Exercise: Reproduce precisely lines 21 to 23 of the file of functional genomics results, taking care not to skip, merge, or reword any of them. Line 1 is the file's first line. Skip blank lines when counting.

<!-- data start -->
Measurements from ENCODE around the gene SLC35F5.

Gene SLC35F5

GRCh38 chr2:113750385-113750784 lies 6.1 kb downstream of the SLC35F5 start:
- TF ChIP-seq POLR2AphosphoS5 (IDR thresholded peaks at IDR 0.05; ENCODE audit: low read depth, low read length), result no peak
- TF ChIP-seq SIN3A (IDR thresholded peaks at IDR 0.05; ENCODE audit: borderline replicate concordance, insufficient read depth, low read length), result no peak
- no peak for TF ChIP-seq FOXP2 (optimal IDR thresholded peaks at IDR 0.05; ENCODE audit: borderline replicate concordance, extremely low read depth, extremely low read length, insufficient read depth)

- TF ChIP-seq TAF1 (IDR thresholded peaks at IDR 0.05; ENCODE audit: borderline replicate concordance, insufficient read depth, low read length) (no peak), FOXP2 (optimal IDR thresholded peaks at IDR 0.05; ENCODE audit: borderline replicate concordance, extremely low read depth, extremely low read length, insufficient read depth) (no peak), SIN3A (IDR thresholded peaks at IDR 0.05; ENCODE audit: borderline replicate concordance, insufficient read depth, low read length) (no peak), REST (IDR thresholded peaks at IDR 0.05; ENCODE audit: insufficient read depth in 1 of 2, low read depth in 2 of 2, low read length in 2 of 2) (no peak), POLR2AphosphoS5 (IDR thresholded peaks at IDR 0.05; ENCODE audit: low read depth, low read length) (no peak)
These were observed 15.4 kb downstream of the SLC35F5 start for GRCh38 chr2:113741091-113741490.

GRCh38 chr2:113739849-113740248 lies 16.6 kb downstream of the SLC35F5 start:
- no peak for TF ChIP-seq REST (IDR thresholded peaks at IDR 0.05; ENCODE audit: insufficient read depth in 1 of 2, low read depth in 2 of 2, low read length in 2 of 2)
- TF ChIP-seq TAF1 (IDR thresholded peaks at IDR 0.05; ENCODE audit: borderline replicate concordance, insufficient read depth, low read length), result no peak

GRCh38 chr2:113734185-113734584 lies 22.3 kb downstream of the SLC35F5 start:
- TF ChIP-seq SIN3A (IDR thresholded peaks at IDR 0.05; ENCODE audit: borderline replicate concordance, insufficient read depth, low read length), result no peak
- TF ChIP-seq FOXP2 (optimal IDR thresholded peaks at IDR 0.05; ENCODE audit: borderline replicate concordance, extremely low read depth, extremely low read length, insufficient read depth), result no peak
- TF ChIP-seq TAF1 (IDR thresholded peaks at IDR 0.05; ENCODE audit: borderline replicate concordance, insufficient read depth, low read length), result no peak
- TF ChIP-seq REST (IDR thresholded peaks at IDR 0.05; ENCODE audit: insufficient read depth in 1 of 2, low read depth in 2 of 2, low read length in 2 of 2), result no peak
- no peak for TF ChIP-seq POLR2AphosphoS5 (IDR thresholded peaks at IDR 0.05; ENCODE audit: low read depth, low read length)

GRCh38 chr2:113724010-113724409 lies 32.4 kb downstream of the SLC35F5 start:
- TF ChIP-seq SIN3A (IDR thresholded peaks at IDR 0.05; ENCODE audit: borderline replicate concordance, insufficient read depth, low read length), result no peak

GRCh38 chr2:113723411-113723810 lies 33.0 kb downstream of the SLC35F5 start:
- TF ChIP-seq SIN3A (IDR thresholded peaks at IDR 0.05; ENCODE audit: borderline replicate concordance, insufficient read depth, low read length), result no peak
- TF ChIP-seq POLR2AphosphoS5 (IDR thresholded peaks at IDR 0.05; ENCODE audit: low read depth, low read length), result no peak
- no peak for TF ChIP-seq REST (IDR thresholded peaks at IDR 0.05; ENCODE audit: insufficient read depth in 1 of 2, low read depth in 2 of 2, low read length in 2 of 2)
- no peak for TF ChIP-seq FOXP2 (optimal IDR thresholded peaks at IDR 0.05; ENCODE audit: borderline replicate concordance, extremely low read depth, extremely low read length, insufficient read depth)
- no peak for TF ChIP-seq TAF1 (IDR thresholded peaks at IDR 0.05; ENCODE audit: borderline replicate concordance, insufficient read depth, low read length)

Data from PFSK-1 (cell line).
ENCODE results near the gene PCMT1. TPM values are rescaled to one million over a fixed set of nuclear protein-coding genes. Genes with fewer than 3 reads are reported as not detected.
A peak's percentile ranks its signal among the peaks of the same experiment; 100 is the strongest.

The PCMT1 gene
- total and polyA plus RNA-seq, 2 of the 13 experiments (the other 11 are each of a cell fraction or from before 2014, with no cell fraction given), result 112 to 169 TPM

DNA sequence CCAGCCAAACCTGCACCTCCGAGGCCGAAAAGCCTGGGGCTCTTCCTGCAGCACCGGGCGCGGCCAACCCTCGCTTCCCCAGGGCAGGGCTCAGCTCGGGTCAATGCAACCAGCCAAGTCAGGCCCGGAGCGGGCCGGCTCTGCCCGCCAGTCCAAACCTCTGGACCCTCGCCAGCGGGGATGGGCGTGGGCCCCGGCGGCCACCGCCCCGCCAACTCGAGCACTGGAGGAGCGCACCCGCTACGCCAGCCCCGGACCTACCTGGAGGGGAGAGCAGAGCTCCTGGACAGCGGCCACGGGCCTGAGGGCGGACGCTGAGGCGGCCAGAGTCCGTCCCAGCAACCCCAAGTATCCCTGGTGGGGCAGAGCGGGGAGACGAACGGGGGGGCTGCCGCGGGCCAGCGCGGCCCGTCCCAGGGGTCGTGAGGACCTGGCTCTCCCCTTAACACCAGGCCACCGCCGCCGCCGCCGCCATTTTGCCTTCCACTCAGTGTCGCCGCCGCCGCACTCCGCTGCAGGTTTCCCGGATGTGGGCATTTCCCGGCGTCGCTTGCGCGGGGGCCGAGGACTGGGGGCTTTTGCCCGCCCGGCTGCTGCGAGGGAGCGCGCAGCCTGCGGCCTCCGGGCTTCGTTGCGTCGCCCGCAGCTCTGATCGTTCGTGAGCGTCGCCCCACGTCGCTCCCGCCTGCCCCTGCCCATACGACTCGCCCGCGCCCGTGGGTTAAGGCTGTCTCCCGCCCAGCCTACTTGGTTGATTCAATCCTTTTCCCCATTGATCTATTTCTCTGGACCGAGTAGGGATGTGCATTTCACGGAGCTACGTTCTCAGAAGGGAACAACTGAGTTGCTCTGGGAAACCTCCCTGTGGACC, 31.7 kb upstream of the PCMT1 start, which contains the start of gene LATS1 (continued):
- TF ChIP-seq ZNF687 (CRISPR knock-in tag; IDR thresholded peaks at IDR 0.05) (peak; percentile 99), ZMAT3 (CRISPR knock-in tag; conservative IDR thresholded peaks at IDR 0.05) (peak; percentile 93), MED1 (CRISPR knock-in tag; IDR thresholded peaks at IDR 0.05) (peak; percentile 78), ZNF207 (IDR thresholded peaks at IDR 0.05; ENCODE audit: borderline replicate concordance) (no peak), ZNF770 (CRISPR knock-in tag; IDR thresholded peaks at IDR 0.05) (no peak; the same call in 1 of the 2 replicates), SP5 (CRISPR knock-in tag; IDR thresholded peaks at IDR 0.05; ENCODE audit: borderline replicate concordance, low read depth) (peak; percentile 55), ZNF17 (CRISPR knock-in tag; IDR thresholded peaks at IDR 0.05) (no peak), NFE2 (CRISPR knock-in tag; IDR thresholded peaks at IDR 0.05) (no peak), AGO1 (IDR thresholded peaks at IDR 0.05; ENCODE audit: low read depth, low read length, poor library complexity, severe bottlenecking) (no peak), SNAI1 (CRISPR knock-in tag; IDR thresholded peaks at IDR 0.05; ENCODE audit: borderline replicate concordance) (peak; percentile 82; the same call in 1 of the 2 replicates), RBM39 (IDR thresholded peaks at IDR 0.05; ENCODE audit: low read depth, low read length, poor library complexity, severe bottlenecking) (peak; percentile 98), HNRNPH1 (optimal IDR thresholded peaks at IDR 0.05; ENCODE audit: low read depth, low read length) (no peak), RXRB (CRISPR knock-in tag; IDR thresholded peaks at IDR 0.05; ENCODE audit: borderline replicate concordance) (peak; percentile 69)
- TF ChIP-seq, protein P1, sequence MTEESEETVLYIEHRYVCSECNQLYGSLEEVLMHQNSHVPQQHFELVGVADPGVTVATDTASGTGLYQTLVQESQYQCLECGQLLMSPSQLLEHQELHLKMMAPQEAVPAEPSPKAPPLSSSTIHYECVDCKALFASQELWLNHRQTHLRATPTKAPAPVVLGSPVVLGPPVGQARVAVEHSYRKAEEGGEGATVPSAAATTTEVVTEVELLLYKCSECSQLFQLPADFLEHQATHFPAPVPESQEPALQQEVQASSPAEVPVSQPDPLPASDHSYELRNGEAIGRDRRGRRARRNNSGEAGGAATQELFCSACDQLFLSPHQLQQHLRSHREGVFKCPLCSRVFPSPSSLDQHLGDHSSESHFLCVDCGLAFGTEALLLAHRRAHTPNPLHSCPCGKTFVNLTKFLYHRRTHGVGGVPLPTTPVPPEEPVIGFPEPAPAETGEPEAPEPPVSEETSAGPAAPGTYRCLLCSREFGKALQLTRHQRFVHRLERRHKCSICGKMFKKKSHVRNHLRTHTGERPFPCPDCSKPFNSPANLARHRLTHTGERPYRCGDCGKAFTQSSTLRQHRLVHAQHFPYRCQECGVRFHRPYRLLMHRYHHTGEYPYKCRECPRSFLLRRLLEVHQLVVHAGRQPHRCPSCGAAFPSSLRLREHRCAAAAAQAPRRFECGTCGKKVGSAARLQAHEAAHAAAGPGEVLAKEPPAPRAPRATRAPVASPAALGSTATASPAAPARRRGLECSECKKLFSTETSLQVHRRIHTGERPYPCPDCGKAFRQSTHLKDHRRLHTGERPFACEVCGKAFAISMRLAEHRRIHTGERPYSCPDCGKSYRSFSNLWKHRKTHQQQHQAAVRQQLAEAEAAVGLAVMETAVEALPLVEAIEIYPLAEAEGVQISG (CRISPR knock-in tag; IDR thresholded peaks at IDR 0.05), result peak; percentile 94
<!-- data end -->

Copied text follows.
- TF ChIP-seq SIN3A (IDR thresholded peaks at IDR 0.05; ENCODE audit: borderline replicate concordance, insufficient read depth, low read length), result no peak
- TF ChIP-seq POLR2AphosphoS5 (IDR thresholded peaks at IDR 0.05; ENCODE audit: low read depth, low read length), result no peak
- no peak for TF ChIP-seq REST (IDR thresholded peaks at IDR 0.05; ENCODE audit: insufficient read depth in 1 of 2, low read depth in 2 of 2, low read length in 2 of 2)